Every day in the world nearly three billion cups of tea shuffle on tables, pass from hand to hand, steam up the air and fill the esophagi of all kinds of people.
Tea is unprejudiced, it transcends cultures, and is loved even in countries where the climate does not allow it to grow (Ireland and the UK are respectively third and fifth in the list of tea consumption per capita worldwide). History and tradition melt in a teapot, and this contributes to making it a very marketable product.
Akash Takwani had an eye on the global scenario when he decided to start up TEASAGE™ (formerly Teayaan), which blends leaf teas with natural pieces of fruit, flowers and spices.
The tea route
“While studying for my Masters in Global Entrepreneurship Program, China, I came across the culture of ‘leaf tea’ and the health benefits associated with it. Everywhere I went – be it a classroom, a business meeting or the train – there was always a facility of hot water. People usually carried their bags of leaf tea with them and after some research I was surprised to learn how much healthier it is,” recalls Akash.
Whereas the tea industry worldwide has helped Akash to formulate his business idea, the market he is looking at is India. “India is the world’s largest consumer, second largest producer and fourth largest exporter of tea after China. It accounts for nearly 30 per cent of global output and nearly 25 per cent of tea produced worldwide is consumed in this country,” he explains.
The Indian tea industry is estimated to have a total turnover of Rs 33, 000 crore in 2015 according to ASSOCHAM; and although branded market accounts for nearly 55 per cent of the total market and is growing at about 20 per cent, the unbranded market is growing at 10 per cent annually.
Pour some leaf tea in Indian cups
In the last two years, Akash was working as a business development manager with a retail branding organisation and as part of his job he was assigned a research project on ‘Green Tea in Modern Retail Formats in India’. “I was surprised to see a whole section dedicated to green teas, but I was also disappointed when I could not find leaf teas. Almost all the teas available were dust and fannings which are low in antioxidants,” he says.
Soon Akash flipped his disappointment into a business opportunity. “I started in depth research online and offline; browsing articles, watching videos, getting insights from friends in China, attending tea expos, meeting suppliers etc.” he says. By the end of it, green teas and their properties had no secrets from Akash.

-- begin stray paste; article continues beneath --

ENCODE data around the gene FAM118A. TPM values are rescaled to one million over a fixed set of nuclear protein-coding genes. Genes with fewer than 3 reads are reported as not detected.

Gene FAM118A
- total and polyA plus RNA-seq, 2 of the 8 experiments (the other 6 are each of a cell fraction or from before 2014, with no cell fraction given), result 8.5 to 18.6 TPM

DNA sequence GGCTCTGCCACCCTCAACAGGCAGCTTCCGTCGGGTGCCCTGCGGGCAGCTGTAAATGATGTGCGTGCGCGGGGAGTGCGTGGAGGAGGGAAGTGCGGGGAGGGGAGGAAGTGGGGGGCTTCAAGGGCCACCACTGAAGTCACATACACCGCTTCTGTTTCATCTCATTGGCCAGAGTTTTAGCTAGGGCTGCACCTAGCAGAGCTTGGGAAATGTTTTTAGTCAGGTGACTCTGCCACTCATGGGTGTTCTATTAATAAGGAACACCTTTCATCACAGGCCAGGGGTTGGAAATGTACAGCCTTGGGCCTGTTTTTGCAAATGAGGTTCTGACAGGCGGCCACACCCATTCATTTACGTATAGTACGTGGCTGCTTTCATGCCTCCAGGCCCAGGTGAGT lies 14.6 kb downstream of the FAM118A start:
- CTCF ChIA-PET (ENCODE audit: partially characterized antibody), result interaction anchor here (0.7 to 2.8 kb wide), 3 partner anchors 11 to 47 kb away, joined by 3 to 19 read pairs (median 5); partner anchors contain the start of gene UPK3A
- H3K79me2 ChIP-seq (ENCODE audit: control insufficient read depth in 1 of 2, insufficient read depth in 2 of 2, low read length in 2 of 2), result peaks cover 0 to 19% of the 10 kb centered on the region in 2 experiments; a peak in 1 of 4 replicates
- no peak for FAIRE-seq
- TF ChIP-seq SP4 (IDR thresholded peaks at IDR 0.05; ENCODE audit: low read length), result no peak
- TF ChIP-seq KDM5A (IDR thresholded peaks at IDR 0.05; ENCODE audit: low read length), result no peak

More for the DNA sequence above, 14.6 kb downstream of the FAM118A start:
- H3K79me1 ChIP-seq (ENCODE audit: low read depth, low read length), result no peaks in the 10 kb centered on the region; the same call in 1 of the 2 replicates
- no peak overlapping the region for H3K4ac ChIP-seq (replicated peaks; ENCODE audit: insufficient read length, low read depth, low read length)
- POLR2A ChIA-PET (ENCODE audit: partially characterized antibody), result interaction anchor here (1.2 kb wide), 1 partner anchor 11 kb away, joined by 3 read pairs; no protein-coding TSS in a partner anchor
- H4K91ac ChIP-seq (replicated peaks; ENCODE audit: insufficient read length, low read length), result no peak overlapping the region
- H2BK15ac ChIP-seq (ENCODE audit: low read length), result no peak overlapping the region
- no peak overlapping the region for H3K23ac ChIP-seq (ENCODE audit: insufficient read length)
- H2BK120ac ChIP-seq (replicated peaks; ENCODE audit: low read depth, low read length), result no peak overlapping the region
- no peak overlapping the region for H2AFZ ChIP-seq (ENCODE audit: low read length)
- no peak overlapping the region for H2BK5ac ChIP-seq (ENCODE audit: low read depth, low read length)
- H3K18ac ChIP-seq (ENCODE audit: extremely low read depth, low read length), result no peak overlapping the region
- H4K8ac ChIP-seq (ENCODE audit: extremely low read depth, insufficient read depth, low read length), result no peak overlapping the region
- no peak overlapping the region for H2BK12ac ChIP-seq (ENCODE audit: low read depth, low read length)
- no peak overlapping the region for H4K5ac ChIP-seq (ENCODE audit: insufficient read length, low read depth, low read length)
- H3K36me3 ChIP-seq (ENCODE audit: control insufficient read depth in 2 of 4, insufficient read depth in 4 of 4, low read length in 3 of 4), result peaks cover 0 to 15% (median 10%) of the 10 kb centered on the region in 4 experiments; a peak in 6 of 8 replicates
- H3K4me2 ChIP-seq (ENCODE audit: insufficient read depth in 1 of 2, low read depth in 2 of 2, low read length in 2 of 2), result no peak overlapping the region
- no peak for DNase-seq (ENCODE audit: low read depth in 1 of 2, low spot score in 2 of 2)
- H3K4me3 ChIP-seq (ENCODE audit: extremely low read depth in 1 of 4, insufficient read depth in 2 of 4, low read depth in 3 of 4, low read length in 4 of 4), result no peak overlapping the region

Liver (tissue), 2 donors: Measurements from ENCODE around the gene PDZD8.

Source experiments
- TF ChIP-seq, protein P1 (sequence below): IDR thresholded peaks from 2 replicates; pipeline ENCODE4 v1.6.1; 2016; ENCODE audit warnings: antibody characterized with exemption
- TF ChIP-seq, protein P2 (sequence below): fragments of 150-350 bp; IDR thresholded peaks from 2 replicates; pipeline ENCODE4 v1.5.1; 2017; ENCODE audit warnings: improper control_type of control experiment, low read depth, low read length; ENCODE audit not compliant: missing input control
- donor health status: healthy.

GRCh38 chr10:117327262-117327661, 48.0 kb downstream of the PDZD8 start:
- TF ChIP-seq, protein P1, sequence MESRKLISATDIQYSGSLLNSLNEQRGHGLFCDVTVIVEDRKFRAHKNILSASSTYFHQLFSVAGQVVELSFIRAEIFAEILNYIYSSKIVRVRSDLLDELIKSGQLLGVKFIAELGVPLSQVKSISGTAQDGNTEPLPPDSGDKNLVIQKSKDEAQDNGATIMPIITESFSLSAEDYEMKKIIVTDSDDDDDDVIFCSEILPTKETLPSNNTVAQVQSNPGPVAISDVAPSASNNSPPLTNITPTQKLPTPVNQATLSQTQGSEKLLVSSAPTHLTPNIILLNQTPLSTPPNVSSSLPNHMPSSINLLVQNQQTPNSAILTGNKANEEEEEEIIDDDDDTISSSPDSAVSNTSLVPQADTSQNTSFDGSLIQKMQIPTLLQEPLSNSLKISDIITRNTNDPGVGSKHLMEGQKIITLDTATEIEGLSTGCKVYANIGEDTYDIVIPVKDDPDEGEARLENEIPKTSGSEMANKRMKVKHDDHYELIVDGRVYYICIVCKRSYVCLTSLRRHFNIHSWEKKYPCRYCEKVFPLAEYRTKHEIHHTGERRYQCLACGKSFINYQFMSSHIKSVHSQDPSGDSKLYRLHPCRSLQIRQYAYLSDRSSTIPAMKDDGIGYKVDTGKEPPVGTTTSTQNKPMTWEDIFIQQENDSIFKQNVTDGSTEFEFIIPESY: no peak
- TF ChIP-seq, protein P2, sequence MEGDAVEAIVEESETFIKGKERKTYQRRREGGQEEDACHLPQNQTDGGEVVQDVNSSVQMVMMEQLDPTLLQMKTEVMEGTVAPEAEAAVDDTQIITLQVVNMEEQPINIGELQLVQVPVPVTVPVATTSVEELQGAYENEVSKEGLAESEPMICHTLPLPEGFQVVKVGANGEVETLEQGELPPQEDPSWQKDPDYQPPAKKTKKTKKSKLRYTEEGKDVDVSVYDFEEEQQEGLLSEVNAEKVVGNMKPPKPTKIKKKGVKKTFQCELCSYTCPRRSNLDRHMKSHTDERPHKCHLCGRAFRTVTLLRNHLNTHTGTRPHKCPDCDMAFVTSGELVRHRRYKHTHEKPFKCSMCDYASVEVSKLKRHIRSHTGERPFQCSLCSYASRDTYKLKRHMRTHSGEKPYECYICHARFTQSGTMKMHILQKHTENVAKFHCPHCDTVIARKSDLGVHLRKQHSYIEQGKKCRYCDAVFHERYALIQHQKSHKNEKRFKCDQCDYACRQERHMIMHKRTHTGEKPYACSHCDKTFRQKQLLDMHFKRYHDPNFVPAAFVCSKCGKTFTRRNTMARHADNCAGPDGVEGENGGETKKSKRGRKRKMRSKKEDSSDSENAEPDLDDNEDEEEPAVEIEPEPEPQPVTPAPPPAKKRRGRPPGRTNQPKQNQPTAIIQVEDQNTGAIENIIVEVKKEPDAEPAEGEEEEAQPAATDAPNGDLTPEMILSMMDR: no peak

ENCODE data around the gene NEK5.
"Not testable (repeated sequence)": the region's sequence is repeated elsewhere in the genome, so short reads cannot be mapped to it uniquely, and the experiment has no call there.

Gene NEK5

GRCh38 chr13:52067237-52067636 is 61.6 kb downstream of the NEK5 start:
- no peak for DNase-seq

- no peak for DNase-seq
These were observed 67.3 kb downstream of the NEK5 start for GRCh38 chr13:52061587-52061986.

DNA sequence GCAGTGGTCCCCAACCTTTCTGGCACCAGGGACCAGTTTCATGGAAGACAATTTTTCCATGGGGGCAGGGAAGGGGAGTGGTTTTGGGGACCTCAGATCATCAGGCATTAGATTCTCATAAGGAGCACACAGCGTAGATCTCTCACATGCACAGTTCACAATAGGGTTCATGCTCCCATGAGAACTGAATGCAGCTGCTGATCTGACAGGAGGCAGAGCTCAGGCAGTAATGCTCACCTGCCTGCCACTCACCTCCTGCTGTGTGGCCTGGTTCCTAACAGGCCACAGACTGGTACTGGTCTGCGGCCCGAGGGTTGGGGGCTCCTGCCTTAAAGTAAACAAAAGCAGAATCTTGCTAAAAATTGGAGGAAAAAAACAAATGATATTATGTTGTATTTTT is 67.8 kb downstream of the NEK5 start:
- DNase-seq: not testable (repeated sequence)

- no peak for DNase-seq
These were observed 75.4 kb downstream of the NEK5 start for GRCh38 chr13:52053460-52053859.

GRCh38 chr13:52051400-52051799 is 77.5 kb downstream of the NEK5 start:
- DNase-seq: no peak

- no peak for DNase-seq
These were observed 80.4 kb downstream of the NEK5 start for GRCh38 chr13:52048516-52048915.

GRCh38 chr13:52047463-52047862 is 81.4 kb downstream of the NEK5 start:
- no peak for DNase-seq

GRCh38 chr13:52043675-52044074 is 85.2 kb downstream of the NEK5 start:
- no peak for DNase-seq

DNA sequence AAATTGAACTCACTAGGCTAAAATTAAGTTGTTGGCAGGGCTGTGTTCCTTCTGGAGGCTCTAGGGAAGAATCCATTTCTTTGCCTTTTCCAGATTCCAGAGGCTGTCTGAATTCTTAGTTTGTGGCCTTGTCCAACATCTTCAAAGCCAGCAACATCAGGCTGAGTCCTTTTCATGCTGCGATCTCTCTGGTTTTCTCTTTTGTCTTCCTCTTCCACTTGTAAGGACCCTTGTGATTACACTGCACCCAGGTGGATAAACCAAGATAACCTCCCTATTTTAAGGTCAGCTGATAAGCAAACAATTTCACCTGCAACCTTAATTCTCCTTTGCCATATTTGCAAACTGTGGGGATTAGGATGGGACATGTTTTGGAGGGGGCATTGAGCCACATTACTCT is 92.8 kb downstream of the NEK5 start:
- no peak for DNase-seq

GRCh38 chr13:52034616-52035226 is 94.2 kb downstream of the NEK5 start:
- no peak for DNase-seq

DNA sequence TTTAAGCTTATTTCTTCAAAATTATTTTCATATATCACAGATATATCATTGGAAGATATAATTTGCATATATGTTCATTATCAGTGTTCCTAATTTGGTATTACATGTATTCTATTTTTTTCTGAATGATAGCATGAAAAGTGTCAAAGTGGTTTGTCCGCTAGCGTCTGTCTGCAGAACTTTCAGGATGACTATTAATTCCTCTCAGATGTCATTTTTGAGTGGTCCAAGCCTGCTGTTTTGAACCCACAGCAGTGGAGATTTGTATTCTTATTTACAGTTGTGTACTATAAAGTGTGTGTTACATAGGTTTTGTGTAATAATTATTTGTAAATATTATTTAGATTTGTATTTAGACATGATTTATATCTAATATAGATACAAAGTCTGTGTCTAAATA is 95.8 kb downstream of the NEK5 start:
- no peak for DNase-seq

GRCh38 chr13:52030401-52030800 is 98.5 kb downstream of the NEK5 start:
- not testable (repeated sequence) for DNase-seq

Their benefits include combating heart related ailments, lowering cholesterol, protecting skin, keeping cancer at bay, and strengthening bones and teeth. Moreover, they contain no calories, fat and salt. “Even if in very general terms, in India people are very much aware of the benefits of green tea,” Akash explains, adding that this consolidated knowledge his venture. The first step into the business was to make green tea accessible to everyone in leaf.
Akash recalls a lecture by his finance professor Peter Biro in Babson. “He had prepared only one PPT slide showing just JFDI written in bold in the middle of a white page. All of us were wondering what it meant but could not come up with any answer. After some time he revealed that it stood for ‘Just Freaking Do It.’”
“You are never going to understand or solve a problem by sitting in a classroom, you need to go out there and do it yourself, don’t hesitate in trying,” were the words Peter Biro concluded his course with.
Akash says, “The biggest challenge in a startup phase is surviving with your idea. There will be many who won’t agree to your concept. It is very important to believe in what you are doing and then put wholehearted effort in achieving it. Perseverance is the key.”
Being innovative and having a great slice of the market to capitalize on is not enough to build a successful company; however, fruity and spicy green leaf teas have great potential to become a niche winning product. It’s just a matter of pouring tea into the right cups.